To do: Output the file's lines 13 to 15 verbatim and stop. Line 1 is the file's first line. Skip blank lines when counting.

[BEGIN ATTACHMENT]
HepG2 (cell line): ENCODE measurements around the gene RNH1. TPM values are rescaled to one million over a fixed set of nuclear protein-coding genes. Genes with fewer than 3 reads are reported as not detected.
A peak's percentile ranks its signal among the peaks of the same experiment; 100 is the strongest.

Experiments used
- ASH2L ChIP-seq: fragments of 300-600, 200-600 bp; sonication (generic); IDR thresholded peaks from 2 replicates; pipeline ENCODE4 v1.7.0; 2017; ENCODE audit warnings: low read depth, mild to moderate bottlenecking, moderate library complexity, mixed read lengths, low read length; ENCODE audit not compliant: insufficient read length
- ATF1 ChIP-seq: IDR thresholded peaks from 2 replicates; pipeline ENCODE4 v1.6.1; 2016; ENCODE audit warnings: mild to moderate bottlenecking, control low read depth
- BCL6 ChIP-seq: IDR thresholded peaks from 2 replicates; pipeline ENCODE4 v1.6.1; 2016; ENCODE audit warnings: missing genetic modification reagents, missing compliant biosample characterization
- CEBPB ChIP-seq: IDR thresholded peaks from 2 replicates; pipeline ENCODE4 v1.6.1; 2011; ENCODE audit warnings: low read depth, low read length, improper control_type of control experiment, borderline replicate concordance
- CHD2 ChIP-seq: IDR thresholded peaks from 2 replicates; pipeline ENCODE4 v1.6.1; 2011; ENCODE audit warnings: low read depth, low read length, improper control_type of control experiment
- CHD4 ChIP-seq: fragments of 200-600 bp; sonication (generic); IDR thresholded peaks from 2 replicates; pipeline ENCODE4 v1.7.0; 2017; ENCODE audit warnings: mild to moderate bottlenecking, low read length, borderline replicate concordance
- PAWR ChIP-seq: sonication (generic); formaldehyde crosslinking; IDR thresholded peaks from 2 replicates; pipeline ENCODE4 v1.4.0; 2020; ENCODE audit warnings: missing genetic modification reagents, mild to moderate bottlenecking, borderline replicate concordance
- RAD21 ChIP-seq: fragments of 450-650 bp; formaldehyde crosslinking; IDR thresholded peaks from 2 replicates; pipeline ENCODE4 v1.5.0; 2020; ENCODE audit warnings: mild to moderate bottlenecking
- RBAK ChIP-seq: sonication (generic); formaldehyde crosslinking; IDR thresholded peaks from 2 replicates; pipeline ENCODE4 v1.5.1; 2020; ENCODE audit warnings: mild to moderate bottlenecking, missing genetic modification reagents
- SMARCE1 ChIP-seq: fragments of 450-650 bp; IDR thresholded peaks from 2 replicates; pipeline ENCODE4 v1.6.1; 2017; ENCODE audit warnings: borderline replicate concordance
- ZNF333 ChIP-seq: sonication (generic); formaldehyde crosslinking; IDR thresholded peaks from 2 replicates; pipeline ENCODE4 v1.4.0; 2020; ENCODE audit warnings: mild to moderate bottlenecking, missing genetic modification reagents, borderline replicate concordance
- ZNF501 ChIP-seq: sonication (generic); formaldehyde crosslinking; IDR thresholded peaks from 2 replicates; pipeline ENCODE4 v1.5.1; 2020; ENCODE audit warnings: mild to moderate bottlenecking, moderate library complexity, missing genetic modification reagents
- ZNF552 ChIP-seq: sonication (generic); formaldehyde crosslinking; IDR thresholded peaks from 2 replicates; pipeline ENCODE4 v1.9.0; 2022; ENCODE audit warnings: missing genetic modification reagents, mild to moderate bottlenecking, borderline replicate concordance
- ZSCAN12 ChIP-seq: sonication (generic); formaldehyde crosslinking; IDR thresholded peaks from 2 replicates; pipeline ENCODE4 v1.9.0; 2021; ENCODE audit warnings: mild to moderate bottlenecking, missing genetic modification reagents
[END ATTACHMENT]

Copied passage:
- SMARCE1 ChIP-seq: fragments of 450-650 bp; IDR thresholded peaks from 2 replicates; pipeline ENCODE4 v1.6.1; 2017; ENCODE audit warnings: borderline replicate concordance
- ZNF333 ChIP-seq: sonication (generic); formaldehyde crosslinking; IDR thresholded peaks from 2 replicates; pipeline ENCODE4 v1.4.0; 2020; ENCODE audit warnings: mild to moderate bottlenecking, missing genetic modification reagents, borderline replicate concordance
- ZNF501 ChIP-seq: sonication (generic); formaldehyde crosslinking; IDR thresholded peaks from 2 replicates; pipeline ENCODE4 v1.5.1; 2020; ENCODE audit warnings: mild to moderate bottlenecking, moderate library complexity, missing genetic modification reagents